The Ontario government has announced a new pilot program that will allow e-scooters, such as those rented out by app-based services like Bird and Lime, to be ridden on public roadways.
The five-year pilot program will begin on January 1, 2020, and will pave the way for app-based scooter rental services to begin operating in major Ontario cities like Toronto and Ottawa. E-scooters are currently illegal to operate on public property in the province.
"With Ontario adopting regulations for its e-scooter pilot, we're excited by the momentum micromobility continues to gain across Canada," said Lime's senior director of strategic development in Canada, Chris Schafer. "This development means that Ontario's municipalities can now offer their residents new and sustainable ways to get around in their communities. We look forward to working in partnership with governments across the province and continuing to advance our shared transportation goals."
E-scooters can be ridden on all public roadways under the pilot program, though the provincial government is leaving it up to municipalities to decide if they should be allowed on municipal arteries such as park paths and trails. The pilot mandates that scooter riders must be 16 years of age or older and must wear a helmet if they are under 18. The scooters must also be equipped with a front light, a red rear-facing light and a bell or horn. They will not be able to exceed 24 km/h, either.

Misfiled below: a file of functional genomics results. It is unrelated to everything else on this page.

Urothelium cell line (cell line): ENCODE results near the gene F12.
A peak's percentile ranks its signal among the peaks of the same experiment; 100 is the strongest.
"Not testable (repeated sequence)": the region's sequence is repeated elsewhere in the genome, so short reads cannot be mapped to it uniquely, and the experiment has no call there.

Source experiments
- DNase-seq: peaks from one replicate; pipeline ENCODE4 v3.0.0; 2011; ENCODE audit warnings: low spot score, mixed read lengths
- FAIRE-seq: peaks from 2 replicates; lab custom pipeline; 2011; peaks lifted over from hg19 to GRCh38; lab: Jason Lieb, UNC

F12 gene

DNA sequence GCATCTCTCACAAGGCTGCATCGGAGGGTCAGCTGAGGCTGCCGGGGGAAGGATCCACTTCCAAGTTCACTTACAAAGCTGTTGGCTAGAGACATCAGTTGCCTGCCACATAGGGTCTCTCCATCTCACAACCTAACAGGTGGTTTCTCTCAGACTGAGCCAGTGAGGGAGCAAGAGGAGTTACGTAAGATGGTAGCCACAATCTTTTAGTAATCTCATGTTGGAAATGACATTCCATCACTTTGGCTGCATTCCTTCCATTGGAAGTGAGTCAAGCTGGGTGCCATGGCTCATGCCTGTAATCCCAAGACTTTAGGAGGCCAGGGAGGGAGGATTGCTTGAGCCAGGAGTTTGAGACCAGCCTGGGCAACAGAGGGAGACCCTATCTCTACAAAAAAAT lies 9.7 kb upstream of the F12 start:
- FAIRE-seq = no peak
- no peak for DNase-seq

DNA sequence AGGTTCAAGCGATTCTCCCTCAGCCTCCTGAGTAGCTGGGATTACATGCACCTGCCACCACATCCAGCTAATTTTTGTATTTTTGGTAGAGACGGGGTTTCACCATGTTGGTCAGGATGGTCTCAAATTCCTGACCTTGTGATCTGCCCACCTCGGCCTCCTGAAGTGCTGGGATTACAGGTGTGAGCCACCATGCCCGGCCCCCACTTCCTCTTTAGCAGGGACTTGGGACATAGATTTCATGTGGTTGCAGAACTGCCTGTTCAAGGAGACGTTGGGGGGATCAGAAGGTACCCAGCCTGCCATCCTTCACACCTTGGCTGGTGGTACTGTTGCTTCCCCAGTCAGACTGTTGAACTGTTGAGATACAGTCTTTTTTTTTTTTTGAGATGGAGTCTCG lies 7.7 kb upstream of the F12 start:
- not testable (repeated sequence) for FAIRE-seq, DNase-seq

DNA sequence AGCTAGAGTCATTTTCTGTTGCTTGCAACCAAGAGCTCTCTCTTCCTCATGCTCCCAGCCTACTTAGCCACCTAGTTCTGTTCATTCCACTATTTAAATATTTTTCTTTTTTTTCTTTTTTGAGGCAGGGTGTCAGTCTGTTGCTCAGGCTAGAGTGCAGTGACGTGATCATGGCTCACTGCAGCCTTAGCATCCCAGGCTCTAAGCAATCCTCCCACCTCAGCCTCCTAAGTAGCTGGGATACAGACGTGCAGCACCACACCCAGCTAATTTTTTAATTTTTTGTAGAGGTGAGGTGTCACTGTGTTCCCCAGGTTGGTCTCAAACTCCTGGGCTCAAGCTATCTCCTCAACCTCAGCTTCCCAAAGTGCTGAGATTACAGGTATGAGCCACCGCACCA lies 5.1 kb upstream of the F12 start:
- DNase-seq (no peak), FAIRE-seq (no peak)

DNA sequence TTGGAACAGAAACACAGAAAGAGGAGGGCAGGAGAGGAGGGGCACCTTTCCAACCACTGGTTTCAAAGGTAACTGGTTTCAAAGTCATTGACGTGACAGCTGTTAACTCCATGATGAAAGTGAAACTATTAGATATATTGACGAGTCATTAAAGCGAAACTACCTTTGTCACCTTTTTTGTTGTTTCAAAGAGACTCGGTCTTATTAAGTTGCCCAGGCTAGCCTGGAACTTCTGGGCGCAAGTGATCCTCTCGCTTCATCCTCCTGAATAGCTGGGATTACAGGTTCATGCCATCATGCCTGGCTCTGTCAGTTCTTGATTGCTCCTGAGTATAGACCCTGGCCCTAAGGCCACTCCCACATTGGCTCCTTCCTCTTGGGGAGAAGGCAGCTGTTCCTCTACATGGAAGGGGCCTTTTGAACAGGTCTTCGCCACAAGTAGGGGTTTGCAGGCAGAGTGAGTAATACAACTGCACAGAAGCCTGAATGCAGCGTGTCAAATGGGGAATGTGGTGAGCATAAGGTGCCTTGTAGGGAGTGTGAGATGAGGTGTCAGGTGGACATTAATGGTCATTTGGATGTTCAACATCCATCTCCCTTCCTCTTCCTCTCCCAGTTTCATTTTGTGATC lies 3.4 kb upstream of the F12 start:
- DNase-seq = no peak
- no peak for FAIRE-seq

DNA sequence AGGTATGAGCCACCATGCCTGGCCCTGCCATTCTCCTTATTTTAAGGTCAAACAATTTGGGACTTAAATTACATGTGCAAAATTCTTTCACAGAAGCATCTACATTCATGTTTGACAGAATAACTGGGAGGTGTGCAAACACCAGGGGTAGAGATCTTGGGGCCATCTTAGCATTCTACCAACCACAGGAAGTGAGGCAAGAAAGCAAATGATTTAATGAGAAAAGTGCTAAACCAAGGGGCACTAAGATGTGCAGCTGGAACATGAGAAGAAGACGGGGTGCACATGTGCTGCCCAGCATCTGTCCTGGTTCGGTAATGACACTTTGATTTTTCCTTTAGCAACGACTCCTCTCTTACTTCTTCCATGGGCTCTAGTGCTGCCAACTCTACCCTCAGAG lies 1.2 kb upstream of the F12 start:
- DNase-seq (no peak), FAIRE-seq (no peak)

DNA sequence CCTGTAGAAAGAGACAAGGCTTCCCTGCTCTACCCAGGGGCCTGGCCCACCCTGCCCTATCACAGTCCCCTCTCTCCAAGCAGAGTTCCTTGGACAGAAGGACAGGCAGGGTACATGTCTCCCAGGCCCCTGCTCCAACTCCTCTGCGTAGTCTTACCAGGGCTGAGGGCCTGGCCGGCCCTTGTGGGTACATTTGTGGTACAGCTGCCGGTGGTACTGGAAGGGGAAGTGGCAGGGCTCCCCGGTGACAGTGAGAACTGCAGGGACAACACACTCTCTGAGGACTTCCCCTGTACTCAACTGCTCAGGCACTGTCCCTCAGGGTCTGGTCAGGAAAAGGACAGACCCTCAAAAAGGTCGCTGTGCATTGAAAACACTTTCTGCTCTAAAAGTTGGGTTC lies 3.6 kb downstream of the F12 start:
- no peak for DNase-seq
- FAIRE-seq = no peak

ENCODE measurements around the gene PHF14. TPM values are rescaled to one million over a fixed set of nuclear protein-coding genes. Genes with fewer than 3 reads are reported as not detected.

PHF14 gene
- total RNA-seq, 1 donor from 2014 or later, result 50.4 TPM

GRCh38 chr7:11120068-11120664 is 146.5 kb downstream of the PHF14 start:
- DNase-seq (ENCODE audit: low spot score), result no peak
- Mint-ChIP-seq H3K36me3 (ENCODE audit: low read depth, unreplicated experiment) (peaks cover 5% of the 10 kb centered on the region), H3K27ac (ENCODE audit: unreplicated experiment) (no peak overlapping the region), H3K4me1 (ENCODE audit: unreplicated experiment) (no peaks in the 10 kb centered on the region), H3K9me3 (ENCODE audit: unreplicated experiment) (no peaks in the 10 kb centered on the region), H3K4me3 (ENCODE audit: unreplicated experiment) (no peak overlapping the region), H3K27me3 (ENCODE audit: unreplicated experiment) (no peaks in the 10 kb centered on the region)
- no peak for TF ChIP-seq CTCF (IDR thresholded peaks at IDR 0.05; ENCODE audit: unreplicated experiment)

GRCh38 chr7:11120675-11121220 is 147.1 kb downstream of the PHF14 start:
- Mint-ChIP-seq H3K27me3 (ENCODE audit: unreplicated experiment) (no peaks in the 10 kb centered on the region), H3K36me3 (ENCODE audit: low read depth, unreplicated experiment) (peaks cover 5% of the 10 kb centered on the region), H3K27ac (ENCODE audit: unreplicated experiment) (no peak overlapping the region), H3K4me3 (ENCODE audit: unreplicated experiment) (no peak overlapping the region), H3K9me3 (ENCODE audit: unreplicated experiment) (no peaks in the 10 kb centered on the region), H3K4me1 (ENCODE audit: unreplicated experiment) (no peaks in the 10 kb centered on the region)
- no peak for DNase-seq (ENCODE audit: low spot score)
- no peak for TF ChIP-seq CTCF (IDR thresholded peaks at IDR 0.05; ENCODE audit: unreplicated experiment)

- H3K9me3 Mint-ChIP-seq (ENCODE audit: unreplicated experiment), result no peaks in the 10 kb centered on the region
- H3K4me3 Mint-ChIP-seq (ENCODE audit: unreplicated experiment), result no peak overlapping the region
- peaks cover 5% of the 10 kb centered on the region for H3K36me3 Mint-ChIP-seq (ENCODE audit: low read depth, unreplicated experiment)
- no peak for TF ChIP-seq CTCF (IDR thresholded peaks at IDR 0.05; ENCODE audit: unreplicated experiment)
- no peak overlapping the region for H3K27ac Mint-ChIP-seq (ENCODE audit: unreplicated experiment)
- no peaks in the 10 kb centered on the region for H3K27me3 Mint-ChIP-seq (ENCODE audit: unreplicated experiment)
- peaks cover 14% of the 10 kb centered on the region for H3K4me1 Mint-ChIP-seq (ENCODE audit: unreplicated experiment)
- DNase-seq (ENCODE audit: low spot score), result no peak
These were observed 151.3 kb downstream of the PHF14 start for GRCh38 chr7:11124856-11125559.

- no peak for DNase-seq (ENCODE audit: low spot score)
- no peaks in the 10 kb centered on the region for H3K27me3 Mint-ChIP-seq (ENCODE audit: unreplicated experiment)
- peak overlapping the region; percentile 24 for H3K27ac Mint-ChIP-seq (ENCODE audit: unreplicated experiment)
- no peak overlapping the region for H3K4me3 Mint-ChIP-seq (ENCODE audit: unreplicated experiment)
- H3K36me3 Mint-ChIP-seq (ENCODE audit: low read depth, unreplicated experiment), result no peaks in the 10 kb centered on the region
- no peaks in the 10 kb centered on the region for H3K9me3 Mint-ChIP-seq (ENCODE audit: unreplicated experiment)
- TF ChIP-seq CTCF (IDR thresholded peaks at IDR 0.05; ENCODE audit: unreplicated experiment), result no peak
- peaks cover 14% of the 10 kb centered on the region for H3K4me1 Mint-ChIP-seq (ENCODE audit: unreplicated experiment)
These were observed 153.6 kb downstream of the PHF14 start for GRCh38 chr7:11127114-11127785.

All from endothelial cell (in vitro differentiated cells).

Ontario transport minister Caroline Mulroney says the e-scooter pilot "will help businesses expand, enrich local economies and offer people more options to get around safely."
Similar e-scooter pilots were introduced in Alberta and Quebec in 2018. Toronto also held a two-week e-scooter pilot project in September in its Distillery District neighbourhood, which was run by e-scooter rental service Bird Canada, while Waterloo held a short pilot project with Bird competitor Lime this past summer.
It's not yet clear when or where companies like Lime plan on launching in Ontario municipalities - but if you live in one of the province's larger cities or near a university or college campus, it may not be long before you see people whizzing past on a rented e-scooter.